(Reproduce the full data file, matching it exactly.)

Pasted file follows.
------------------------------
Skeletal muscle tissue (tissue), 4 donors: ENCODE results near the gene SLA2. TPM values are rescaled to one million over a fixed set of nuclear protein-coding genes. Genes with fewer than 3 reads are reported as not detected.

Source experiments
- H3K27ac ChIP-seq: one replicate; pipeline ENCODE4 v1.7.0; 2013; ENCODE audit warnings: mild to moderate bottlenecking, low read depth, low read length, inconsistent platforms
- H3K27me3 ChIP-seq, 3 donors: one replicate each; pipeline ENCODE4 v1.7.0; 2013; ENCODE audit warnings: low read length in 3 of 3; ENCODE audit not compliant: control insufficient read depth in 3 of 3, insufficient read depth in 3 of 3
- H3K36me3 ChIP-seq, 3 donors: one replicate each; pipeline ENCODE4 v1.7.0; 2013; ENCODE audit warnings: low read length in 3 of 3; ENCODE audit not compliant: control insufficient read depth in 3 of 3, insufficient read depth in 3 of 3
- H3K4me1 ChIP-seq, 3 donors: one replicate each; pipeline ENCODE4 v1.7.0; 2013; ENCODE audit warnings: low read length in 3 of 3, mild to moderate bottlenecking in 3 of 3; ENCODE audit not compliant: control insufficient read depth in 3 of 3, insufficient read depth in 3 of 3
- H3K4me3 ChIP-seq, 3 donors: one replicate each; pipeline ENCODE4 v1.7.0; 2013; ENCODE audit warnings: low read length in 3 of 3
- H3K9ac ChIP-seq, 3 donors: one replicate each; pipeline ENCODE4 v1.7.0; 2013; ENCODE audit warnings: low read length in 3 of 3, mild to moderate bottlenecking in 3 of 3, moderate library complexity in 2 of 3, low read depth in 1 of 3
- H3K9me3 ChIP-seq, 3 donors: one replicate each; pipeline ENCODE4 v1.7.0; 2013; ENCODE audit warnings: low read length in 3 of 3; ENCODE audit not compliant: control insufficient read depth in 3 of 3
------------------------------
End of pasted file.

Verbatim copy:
Skeletal muscle tissue (tissue), 4 donors: ENCODE results near the gene SLA2. TPM values are rescaled to one million over a fixed set of nuclear protein-coding genes. Genes with fewer than 3 reads are reported as not detected.

Source experiments
- H3K27ac ChIP-seq: one replicate; pipeline ENCODE4 v1.7.0; 2013; ENCODE audit warnings: mild to moderate bottlenecking, low read depth, low read length, inconsistent platforms
- H3K27me3 ChIP-seq, 3 donors: one replicate each; pipeline ENCODE4 v1.7.0; 2013; ENCODE audit warnings: low read length in 3 of 3; ENCODE audit not compliant: control insufficient read depth in 3 of 3, insufficient read depth in 3 of 3
- H3K36me3 ChIP-seq, 3 donors: one replicate each; pipeline ENCODE4 v1.7.0; 2013; ENCODE audit warnings: low read length in 3 of 3; ENCODE audit not compliant: control insufficient read depth in 3 of 3, insufficient read depth in 3 of 3
- H3K4me1 ChIP-seq, 3 donors: one replicate each; pipeline ENCODE4 v1.7.0; 2013; ENCODE audit warnings: low read length in 3 of 3, mild to moderate bottlenecking in 3 of 3; ENCODE audit not compliant: control insufficient read depth in 3 of 3, insufficient read depth in 3 of 3
- H3K4me3 ChIP-seq, 3 donors: one replicate each; pipeline ENCODE4 v1.7.0; 2013; ENCODE audit warnings: low read length in 3 of 3
- H3K9ac ChIP-seq, 3 donors: one replicate each; pipeline ENCODE4 v1.7.0; 2013; ENCODE audit warnings: low read length in 3 of 3, mild to moderate bottlenecking in 3 of 3, moderate library complexity in 2 of 3, low read depth in 1 of 3
- H3K9me3 ChIP-seq, 3 donors: one replicate each; pipeline ENCODE4 v1.7.0; 2013; ENCODE audit warnings: low read length in 3 of 3; ENCODE audit not compliant: control insufficient read depth in 3 of 3